There has been much debate lately about clearcutting in Nova Scotia especially on crown land. Westfor, a consortium of ten or so forest industries have been granted sole right to profit from managing Crown land, that is, public land, in the Western half of the province. Environmental groups including many small private woodlot owners are upset because of clearcutting practices and the give-away of a public resource.
Both sides, Westfor and environmental groups, present convincing science based arguments about their positions. There are many reasons backed by science why clearcutting is detrimental to forest and soil ecology. On the other hand, the forestry industry including the Department of Natural Resources (DNR) argue that their management is based on the latest science and advanced modelling.
However, science cannot answer the question of whether to clearcut or not. This is a question of values. The forestry industry values making the most money from the forest resources; people against clearcutting value intact older growth forests for a variety of reasons.
The way to maximize the economic output of the forest is to cut as much as possible, employ the fewest number of people and sell the resource as fast as possible. Thus, we see fewer but larger saw mills, increase in companies that specialize in chipping everything down to the smallest branch, a clearcutting rotation of less than 50 years and decreasing number of people working in the forestry industry in Nova Scotia.
Increasing numbers of people are against clearcutting. They are concerned about the impact to the ecology of the forest and the soil and increasingly see the inhumanity of clearcutting. What is the solution? In part, creating more protected areas to “pacify the environmentalists” only exacerbates the intensity of management on the rest of the landscape. Is there a sensible solution?
Currently, forest resources are either turned into lumber, chips or pulp and paper mostly for export. There is largely no value added wood product industries in Nova Scotia. Back in the 1800’s and early 1900’s there was a dominant value added industry, the building of wooden ships with a huge employment. There is no demand for large wooden ships anymore and true enough, the building of wooden ships is partly to blame for the degradation of Nova Scotia woodlands. However, with proper management we could have older growth forests with a mix of tree species of the right size and “shape” to support modern value added wood industries. Just imagine, a single large maple tree and a single large spruce tree could be used to build maybe a hundred violins each sold for many hundreds of dollars. Nova Scotia tree species are diverse and with the right management could be used to in hundreds of other value added wood products. These trees would be individually harvested leaving intact forests. So instead of fewer people (corporations) making a lot of money based on the lowest value of the trees (chips) more people could be employed showing their talent turning out innovative wood products with single trees providing the same monetary value as a whole stand of trees under current practices.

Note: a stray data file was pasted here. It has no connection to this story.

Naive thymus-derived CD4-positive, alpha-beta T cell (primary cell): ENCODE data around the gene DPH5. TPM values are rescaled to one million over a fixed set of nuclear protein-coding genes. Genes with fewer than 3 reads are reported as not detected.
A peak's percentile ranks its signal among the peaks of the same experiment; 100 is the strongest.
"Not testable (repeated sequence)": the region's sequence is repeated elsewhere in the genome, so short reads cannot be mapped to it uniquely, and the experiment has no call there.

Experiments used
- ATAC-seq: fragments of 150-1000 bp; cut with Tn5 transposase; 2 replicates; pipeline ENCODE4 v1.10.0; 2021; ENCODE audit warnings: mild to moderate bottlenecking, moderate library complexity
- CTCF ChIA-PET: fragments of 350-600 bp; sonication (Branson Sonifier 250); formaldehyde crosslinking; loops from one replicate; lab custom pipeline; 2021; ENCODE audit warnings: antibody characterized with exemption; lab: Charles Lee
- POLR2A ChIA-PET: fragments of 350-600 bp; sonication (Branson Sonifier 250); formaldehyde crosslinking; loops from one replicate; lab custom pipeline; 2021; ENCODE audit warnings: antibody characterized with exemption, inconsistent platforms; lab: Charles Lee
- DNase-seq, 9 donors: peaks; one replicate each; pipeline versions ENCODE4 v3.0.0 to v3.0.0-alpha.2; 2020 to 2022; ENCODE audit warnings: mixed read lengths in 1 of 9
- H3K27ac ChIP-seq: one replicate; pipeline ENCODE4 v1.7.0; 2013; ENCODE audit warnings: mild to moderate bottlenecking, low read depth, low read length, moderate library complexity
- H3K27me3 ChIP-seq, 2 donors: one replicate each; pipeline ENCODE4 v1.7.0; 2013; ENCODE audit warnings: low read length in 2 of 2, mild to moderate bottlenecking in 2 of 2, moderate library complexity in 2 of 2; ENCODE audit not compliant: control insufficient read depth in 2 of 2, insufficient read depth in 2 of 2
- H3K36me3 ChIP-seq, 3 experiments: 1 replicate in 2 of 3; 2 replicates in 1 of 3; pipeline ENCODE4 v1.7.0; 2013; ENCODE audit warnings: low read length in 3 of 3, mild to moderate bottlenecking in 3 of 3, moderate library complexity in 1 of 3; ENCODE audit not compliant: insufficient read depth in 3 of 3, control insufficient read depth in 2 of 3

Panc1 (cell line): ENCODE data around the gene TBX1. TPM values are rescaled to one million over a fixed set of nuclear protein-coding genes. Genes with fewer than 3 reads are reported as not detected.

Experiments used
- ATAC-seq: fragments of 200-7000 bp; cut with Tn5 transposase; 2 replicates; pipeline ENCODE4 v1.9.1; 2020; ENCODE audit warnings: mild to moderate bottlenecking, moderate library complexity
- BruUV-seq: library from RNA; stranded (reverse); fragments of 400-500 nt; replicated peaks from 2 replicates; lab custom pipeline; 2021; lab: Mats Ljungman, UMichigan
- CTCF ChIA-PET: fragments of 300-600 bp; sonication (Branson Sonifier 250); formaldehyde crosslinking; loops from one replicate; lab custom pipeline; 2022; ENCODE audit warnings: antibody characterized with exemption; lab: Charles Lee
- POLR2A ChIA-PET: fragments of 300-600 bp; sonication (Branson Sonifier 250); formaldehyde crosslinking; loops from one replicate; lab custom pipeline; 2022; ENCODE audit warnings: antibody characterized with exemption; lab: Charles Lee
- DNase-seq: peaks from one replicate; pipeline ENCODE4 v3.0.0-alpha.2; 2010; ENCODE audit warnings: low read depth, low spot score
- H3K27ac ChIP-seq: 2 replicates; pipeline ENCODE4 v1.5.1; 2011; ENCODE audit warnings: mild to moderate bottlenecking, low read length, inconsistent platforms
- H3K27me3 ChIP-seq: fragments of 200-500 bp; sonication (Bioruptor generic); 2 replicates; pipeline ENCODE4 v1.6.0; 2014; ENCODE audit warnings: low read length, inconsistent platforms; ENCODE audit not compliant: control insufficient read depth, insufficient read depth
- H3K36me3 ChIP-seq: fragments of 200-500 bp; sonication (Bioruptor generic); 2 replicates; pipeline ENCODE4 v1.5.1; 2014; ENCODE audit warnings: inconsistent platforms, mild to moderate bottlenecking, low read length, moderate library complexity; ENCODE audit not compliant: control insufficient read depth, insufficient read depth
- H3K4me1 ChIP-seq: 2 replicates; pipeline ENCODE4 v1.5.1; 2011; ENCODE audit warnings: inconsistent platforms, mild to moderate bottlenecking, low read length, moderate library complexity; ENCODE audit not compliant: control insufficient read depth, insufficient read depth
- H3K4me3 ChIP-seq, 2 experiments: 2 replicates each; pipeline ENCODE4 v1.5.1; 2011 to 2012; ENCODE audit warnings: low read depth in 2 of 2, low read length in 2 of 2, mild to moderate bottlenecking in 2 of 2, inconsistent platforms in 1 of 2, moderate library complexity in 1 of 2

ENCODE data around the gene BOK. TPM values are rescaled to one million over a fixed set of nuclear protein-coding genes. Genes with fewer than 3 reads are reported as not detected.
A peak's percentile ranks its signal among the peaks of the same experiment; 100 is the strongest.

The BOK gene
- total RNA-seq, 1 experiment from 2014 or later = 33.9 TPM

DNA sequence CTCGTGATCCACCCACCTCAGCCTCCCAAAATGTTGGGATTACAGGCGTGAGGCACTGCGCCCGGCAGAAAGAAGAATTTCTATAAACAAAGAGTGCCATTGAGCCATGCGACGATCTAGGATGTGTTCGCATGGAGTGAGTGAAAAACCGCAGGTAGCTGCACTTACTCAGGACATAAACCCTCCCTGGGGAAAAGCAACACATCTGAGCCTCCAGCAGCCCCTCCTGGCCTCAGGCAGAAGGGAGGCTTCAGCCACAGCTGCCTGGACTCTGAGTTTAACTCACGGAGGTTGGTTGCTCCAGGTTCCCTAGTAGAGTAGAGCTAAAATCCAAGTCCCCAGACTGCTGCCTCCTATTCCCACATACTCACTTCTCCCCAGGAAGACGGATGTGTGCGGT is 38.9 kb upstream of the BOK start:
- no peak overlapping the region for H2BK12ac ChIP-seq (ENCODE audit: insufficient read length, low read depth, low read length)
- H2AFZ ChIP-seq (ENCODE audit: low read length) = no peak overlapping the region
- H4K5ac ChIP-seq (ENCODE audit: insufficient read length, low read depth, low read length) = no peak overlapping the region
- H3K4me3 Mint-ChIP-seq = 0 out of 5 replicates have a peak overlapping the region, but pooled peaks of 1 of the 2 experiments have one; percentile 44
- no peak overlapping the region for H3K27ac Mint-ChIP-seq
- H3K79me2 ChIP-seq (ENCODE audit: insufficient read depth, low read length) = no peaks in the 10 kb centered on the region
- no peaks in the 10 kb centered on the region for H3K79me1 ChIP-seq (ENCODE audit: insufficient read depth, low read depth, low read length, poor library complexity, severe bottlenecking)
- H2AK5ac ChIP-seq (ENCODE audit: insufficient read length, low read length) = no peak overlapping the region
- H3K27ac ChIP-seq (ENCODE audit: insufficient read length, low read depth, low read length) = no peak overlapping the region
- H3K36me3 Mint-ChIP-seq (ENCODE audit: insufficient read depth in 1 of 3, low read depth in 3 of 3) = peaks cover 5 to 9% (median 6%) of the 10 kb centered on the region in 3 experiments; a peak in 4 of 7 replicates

The provincial government must create an atmosphere to foster employment opportunities in Nova Scotia. They must encourage and promote value added wood industries with the potential to employ many more Nova Scotians than are currently employed. DNR should be challenged to manage all Crown land to support emerging value added industries in the province for the benefit of many and not just the few. Chipping the whole forest leads to management of “toothpicks” for chipping. Managing forests for value added wood products results in diversity within forest with endless possibilities and who knows what the future will hold?